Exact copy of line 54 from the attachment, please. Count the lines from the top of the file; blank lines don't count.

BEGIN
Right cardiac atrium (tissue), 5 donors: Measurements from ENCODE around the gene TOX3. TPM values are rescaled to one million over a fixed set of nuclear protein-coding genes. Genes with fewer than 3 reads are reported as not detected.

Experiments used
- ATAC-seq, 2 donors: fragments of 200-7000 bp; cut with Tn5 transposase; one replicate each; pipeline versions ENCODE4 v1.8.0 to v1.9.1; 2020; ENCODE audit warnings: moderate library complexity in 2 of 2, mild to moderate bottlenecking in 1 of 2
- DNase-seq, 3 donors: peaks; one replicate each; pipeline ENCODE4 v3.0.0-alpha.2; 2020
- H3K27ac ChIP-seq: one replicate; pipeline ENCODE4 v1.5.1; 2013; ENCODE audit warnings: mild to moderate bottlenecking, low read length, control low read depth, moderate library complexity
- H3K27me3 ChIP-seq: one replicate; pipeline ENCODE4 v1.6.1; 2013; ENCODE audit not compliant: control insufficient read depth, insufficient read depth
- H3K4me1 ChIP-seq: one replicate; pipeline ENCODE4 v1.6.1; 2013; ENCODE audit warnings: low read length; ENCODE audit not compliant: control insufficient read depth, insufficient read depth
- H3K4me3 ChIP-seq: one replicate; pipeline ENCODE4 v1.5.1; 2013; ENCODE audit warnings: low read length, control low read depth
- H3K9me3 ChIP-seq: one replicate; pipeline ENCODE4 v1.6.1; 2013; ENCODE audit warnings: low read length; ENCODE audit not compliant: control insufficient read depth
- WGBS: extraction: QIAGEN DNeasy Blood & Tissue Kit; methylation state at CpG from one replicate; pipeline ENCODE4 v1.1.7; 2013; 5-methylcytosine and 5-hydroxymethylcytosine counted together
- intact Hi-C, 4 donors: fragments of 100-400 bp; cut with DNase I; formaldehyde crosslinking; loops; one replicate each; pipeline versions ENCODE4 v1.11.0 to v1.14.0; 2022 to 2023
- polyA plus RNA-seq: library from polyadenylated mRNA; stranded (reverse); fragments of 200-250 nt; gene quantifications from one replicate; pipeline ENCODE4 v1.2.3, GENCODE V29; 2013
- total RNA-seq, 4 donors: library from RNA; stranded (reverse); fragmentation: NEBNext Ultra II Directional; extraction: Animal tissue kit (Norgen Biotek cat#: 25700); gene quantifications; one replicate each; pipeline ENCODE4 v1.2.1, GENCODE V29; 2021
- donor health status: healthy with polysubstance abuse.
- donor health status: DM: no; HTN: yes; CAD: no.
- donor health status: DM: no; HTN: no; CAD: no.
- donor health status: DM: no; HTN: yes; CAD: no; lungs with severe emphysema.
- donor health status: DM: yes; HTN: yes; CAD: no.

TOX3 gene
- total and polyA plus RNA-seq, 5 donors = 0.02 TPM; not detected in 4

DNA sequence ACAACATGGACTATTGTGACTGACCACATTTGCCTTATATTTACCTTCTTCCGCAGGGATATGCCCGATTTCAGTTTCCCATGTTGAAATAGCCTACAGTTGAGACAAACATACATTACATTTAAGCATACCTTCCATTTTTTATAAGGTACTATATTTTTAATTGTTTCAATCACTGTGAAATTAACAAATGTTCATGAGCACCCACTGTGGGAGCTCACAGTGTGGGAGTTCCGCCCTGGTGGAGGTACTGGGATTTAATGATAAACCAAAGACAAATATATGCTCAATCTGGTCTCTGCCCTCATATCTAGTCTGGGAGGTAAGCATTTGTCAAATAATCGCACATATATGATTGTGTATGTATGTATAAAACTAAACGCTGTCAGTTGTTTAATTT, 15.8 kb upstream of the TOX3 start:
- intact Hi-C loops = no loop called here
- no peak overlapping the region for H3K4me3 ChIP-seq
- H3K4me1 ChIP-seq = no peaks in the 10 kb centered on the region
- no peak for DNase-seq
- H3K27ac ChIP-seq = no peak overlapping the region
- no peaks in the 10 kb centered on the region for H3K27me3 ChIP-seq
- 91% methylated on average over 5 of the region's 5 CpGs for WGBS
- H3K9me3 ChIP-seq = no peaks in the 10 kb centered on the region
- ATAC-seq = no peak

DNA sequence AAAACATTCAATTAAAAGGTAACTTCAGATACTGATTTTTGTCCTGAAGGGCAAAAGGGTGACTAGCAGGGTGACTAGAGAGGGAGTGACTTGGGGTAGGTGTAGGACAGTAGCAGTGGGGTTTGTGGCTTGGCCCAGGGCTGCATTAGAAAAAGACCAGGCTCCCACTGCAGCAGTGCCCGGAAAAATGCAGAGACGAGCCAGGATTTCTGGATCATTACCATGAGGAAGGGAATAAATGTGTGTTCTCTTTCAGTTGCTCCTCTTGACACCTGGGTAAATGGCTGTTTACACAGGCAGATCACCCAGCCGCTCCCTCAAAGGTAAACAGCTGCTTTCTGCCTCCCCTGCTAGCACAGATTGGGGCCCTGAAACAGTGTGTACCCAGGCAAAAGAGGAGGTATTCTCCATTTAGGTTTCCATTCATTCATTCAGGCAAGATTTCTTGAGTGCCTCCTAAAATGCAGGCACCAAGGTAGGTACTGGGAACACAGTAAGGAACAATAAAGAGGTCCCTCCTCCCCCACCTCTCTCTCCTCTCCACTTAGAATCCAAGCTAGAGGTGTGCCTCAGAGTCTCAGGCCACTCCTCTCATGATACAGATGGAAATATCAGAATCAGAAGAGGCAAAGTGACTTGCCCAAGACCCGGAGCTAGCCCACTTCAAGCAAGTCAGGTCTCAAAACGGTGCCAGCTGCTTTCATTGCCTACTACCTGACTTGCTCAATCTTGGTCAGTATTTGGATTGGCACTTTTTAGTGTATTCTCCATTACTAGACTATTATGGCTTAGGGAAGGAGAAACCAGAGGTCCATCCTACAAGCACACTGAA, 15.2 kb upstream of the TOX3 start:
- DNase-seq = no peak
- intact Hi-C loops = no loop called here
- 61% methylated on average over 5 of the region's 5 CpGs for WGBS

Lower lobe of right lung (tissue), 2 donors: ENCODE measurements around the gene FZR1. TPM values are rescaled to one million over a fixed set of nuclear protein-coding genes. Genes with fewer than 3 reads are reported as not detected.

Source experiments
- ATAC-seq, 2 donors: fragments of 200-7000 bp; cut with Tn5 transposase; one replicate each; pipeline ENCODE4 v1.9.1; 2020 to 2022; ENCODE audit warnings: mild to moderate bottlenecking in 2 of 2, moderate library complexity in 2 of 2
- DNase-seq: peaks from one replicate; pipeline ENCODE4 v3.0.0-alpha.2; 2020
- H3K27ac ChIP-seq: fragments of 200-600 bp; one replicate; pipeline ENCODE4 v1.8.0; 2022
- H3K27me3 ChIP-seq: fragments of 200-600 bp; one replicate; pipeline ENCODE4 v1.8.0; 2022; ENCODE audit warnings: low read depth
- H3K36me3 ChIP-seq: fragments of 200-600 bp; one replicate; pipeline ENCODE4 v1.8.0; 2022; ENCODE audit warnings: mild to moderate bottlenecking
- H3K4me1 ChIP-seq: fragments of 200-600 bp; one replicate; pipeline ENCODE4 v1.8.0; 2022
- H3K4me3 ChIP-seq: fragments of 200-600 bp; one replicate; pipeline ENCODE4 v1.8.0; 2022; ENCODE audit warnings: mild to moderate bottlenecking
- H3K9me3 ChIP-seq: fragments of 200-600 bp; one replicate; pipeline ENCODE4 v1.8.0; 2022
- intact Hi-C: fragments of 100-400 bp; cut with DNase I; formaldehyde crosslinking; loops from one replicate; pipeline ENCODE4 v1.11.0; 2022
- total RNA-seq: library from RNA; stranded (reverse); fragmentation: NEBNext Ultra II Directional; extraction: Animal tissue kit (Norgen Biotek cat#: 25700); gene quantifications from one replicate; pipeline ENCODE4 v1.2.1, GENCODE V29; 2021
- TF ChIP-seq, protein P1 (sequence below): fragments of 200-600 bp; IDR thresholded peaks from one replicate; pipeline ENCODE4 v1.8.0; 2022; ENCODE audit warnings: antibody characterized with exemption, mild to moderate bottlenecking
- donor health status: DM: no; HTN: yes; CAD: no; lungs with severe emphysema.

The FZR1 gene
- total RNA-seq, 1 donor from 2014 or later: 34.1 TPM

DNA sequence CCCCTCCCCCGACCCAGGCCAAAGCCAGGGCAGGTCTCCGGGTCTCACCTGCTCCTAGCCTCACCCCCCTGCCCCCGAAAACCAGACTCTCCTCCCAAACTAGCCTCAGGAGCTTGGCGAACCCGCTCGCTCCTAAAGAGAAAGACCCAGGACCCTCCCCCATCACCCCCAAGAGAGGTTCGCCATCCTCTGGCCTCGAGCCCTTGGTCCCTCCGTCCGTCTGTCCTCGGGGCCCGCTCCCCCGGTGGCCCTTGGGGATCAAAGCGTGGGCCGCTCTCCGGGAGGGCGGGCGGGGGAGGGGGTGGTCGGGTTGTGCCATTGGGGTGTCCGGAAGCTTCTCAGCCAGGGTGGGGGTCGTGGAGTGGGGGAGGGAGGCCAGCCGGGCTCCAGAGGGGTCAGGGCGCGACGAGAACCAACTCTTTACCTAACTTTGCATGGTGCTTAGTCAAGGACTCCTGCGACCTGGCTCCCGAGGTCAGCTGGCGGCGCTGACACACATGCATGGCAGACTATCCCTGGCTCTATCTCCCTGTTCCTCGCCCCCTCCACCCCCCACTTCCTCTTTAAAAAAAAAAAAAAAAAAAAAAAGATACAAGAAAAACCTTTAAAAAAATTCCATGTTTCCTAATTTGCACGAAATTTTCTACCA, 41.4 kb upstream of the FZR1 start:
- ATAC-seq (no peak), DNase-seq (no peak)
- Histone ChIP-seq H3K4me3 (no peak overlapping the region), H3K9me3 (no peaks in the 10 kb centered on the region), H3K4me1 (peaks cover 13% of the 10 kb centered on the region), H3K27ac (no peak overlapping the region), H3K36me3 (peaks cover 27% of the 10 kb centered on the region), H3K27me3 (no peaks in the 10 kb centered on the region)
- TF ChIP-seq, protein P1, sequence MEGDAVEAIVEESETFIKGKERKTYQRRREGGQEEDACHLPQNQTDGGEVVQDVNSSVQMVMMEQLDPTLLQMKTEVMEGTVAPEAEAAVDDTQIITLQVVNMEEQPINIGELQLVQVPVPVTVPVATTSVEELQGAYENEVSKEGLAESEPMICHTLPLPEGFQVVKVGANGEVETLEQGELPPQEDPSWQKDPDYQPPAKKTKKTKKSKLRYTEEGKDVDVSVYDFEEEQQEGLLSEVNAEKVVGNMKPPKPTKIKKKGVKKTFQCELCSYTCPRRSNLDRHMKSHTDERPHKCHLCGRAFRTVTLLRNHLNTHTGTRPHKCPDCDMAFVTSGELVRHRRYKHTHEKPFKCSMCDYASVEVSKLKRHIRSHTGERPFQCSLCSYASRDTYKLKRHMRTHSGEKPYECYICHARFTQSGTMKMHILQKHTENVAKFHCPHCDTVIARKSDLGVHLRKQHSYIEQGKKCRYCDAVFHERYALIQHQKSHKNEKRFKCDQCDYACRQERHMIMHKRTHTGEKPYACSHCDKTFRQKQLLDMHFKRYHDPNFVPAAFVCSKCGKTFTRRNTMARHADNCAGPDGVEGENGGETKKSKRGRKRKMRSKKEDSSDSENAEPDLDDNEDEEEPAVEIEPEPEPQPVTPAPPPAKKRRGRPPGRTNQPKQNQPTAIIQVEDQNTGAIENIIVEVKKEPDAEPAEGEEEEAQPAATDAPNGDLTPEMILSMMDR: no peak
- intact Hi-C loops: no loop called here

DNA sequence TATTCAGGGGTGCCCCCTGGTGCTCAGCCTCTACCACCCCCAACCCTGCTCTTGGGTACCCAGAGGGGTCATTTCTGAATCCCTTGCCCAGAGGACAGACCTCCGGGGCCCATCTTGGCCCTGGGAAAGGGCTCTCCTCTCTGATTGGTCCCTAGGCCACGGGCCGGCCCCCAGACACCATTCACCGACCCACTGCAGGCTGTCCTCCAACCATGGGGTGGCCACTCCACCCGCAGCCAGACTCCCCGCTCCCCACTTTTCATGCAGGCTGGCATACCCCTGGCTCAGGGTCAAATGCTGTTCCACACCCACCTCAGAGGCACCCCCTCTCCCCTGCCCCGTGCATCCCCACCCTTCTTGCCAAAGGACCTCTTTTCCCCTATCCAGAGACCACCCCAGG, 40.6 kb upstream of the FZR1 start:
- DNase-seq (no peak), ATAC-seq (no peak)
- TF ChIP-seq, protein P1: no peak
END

- TF ChIP-seq, protein P1, sequence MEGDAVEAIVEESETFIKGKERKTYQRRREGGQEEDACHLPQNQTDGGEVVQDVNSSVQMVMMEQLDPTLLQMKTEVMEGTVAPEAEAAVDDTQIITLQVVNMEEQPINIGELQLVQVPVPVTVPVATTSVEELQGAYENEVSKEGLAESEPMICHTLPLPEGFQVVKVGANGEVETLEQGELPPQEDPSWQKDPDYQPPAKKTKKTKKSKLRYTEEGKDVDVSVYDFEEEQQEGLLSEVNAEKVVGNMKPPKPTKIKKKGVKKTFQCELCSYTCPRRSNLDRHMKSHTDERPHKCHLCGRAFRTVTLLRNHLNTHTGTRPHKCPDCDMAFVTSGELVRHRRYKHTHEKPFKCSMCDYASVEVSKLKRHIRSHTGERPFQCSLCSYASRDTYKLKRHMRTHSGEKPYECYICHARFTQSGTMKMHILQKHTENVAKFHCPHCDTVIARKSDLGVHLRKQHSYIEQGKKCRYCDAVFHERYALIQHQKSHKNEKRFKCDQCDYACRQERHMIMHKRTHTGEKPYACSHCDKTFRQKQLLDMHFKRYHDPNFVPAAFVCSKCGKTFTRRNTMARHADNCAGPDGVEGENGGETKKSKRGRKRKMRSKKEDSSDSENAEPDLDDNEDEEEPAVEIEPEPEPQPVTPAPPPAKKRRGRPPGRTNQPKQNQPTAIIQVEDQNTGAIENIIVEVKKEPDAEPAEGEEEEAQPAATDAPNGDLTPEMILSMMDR: no peak